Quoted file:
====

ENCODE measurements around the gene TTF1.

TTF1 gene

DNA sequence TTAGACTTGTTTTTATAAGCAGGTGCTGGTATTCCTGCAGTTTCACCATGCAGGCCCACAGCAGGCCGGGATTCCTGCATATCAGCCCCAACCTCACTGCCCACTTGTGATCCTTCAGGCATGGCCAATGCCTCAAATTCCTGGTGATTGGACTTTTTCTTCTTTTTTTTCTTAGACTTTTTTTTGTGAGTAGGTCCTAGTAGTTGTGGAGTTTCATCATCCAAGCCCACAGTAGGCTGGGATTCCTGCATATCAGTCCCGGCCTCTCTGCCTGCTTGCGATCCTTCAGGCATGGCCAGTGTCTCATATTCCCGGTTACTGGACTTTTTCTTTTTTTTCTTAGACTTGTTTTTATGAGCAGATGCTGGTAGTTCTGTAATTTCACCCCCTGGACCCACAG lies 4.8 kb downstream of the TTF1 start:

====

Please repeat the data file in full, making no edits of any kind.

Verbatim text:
ENCODE measurements around the gene TTF1.

TTF1 gene

DNA sequence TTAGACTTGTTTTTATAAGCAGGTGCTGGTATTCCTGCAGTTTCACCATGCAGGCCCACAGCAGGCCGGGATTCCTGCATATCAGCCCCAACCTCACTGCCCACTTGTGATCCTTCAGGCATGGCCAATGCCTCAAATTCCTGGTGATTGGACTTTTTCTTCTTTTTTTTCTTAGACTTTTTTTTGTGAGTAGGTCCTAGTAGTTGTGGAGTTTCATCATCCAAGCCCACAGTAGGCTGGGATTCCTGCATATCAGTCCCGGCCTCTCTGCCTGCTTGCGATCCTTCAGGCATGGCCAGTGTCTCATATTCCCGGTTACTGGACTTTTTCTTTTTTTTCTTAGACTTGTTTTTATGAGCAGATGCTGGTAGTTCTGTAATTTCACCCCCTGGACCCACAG lies 4.8 kb downstream of the TTF1 start: